12. 12.
    Baldessarini RJ, Leahy L, Arcona S, Gause D, Zhang W, Hennen J. Patterns of psychotropic drug prescription for U.S. patients with diagnoses of bipolar disorders. Psychiatr Serv. 2007;58(1):85–91.CrossRefPubMedGoogle Scholar
  13. 13.
    Spina E, Perugi G. Antiepileptic drugs: indications other than epilepsy. Epileptic Disord. 2004;6(2):57–75.PubMedGoogle Scholar
  14. 14.
    Italiano D, Capuano A, Alibrandi A, Ferrara R, Cannata A, Trifiro G, et al. Indications of newer and older anti-epileptic drug use: findings from a southern Italian general practice setting from 2005–2011. Br J Clin Pharmacol. 2015;79(6):1010–9.CrossRefPubMedPubMedCentralGoogle Scholar
  15. 15.
    Goodman CW, Brett AS. Gabapentin and pregabalin for pain—is increased prescribing a cause for concern? N Engl J Med. 2017;377(5):411–4.CrossRefPubMedGoogle Scholar
  16. 16.
    Kharasch ED, Eisenach JC. Wherefore gabapentinoids? Was there rush too soon to judgment? Anesthesiology. 2016;124(1):10–2.CrossRefPubMedPubMedCentralGoogle Scholar
  17. 17.
    Evoy KE, Morrison MD, Saklad SR. Abuse and misuse of pregabalin and gabapentin. Drugs. 2017;77(4):403–26.CrossRefPubMedGoogle Scholar
  18. 18.
    Schwan S, Sundstrom A, Stjernberg E, Hallberg E, Hallberg P. A signal for an abuse liability for pregabalin: results from the Swedish spontaneous adverse drug reaction reporting system. Eur J Clin Pharmacol. 2010;66(9):947–53.CrossRefPubMedGoogle Scholar
  19. 19.
    Public Health England and National Health Service England. Advice for prescribers on the risk of the misuse of pregabalin and gabapentin. 2014. Available at: http://guildfordadvancedcourses.co.uk/wp-content/uploads/2017/10/PHE-2014.pdf. Accessed 1 Sept 2017.
  20. 20.
    Elliott SP, Burke T, Smith C. Determining the toxicological significance of pregabalin in fatalities. J Forensic Sci. 2017;62(1):169–73.CrossRefPubMedGoogle Scholar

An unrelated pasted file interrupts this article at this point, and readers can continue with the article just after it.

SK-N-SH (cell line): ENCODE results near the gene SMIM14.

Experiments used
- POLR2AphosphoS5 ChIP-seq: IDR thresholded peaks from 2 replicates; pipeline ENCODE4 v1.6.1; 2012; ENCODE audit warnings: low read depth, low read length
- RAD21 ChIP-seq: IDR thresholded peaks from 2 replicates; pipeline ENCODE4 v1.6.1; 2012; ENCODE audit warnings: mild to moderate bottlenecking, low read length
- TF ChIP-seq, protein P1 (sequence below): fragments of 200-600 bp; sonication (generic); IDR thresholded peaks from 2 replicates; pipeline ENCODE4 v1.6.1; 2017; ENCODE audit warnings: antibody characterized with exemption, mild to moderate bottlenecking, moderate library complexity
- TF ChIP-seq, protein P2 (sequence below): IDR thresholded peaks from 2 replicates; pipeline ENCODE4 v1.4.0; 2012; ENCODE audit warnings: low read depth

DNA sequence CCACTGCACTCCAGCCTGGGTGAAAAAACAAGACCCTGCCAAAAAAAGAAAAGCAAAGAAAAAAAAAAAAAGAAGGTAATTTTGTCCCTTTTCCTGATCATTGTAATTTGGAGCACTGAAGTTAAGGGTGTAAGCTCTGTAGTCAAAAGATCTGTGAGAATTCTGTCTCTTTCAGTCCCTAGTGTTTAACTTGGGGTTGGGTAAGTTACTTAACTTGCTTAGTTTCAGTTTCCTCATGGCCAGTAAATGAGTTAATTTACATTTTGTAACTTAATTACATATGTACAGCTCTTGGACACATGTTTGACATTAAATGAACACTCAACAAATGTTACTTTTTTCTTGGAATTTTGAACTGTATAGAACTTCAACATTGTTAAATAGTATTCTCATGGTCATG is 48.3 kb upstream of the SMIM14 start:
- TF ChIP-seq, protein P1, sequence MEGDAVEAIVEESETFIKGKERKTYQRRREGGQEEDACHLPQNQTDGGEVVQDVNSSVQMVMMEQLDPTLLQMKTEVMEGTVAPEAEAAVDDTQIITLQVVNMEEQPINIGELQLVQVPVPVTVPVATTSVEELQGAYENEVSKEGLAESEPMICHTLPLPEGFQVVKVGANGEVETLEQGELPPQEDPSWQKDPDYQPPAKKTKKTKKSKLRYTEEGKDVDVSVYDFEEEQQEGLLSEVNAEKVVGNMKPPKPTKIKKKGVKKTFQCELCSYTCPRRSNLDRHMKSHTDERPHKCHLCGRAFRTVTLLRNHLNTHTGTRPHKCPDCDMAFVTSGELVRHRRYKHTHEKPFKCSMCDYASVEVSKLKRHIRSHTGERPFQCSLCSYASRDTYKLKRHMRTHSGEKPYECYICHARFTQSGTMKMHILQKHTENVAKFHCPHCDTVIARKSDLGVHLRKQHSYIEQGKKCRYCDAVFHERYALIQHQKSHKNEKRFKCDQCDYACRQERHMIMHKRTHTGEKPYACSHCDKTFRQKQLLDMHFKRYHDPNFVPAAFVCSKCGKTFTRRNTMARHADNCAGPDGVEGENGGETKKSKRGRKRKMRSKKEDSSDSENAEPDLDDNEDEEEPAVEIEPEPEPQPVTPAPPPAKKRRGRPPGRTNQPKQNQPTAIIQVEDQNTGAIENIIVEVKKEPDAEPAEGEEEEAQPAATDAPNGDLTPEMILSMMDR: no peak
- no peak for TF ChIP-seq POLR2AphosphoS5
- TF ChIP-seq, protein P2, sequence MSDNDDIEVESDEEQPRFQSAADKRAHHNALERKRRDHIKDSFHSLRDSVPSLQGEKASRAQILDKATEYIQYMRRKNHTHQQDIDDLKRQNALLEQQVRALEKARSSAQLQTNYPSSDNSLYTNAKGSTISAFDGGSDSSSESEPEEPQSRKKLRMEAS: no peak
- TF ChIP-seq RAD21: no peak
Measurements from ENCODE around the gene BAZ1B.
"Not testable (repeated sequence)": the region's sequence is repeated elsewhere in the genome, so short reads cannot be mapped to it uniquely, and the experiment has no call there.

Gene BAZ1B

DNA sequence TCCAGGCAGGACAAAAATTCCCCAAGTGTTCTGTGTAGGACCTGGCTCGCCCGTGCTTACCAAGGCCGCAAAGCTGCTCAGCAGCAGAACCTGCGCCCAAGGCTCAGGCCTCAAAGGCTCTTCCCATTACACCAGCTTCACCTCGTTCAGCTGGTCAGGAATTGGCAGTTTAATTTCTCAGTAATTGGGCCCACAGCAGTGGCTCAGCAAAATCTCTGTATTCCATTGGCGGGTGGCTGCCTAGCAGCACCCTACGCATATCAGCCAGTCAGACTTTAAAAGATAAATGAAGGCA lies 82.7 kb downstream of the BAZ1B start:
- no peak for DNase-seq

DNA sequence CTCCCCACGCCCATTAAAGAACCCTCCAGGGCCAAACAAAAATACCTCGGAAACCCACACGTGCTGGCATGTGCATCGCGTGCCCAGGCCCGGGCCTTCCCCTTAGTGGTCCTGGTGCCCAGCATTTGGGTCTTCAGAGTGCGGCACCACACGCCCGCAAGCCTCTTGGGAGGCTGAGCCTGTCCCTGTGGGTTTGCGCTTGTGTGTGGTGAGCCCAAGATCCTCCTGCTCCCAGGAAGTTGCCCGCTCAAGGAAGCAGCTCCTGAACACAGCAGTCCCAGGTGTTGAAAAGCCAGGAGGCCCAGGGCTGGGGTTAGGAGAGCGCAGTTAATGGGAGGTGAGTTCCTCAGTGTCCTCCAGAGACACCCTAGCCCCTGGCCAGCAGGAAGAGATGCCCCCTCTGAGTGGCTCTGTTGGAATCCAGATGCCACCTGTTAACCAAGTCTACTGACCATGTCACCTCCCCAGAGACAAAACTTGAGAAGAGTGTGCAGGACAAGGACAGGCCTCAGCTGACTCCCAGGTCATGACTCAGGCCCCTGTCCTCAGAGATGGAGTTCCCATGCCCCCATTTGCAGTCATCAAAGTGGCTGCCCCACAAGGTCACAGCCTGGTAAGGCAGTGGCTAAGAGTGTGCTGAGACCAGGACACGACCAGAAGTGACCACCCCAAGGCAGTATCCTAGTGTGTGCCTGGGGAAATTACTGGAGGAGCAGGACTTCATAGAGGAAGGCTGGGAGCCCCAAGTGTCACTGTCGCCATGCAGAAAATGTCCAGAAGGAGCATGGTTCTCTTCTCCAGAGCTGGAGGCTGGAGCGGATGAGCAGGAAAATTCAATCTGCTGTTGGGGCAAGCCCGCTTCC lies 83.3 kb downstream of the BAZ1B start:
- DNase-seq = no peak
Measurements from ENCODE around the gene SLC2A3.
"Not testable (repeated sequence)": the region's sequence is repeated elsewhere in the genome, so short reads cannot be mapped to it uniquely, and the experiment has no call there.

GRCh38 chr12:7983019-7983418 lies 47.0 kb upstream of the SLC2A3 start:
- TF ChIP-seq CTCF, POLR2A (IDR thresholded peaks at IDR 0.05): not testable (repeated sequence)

21. 21.
    Schifano F. Misuse and abuse of pregabalin and gabapentin: cause for concern? CNS Drugs. 2014;28(6):491–6.CrossRefPubMedGoogle Scholar
  22. 22.
    Chiappini S, Schifano F. A decade of gabapentinoid misuse: an analysis of the european medicines agency’s ‘Suspected Adverse Drug Reactions’ database. CNS Drugs. 2016;30(7):647–54.CrossRefPubMedGoogle Scholar
  23. 23.
    Lyndon A, Audrey S, Wells C, Burnell ES, Ingle S, Hill R, et al. Risk to heroin users of polydrug use of pregabalin or gabapentin. Addiction. 2017;112(9):1580–9.CrossRefPubMedGoogle Scholar
  24. 24.
    Simonsen KW, Edvardsen HM, Thelander G, Ojanpera I, Thordardottir S, Andersen LV, et al. Fatal poisoning in drug addicts in the Nordic countries in 2012. Forensic Sci Int. 2015;248:172–80.CrossRefPubMedGoogle Scholar
  25. 25.
    Abrahamsson T, Berge J, Ojehagen A, Hakansson A. Benzodiazepine, z-drug and pregabalin prescriptions and mortality among patients in opioid maintenance treatment-A nation-wide register-based open cohort study. Drug Alcohol Depend. 2017;174:58–64.CrossRefPubMedGoogle Scholar
  26. 26.